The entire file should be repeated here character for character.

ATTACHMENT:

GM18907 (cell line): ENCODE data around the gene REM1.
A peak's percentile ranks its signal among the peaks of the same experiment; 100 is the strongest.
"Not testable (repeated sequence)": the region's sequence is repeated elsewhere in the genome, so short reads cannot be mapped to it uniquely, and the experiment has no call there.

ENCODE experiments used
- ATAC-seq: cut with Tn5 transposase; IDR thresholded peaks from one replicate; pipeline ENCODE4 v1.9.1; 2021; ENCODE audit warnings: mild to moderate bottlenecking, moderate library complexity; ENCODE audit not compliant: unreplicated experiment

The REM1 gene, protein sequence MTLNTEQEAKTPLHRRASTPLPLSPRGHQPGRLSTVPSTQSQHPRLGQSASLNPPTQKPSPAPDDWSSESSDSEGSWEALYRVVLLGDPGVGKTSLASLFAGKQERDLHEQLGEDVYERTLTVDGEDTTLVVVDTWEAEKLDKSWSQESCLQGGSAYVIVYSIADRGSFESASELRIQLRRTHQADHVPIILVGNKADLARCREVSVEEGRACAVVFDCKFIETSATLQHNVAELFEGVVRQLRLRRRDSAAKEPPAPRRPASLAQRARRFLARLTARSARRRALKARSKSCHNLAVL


GM18907 (cell line): ENCODE data around the gene REM1.
A peak's percentile ranks its signal among the peaks of the same experiment; 100 is the strongest.
"Not testable (repeated sequence)": the region's sequence is repeated elsewhere in the genome, so short reads cannot be mapped to it uniquely, and the experiment has no call there.

ENCODE experiments used
- ATAC-seq: cut with Tn5 transposase; IDR thresholded peaks from one replicate; pipeline ENCODE4 v1.9.1; 2021; ENCODE audit warnings: mild to moderate bottlenecking, moderate library complexity; ENCODE audit not compliant: unreplicated experiment

The REM1 gene, protein sequence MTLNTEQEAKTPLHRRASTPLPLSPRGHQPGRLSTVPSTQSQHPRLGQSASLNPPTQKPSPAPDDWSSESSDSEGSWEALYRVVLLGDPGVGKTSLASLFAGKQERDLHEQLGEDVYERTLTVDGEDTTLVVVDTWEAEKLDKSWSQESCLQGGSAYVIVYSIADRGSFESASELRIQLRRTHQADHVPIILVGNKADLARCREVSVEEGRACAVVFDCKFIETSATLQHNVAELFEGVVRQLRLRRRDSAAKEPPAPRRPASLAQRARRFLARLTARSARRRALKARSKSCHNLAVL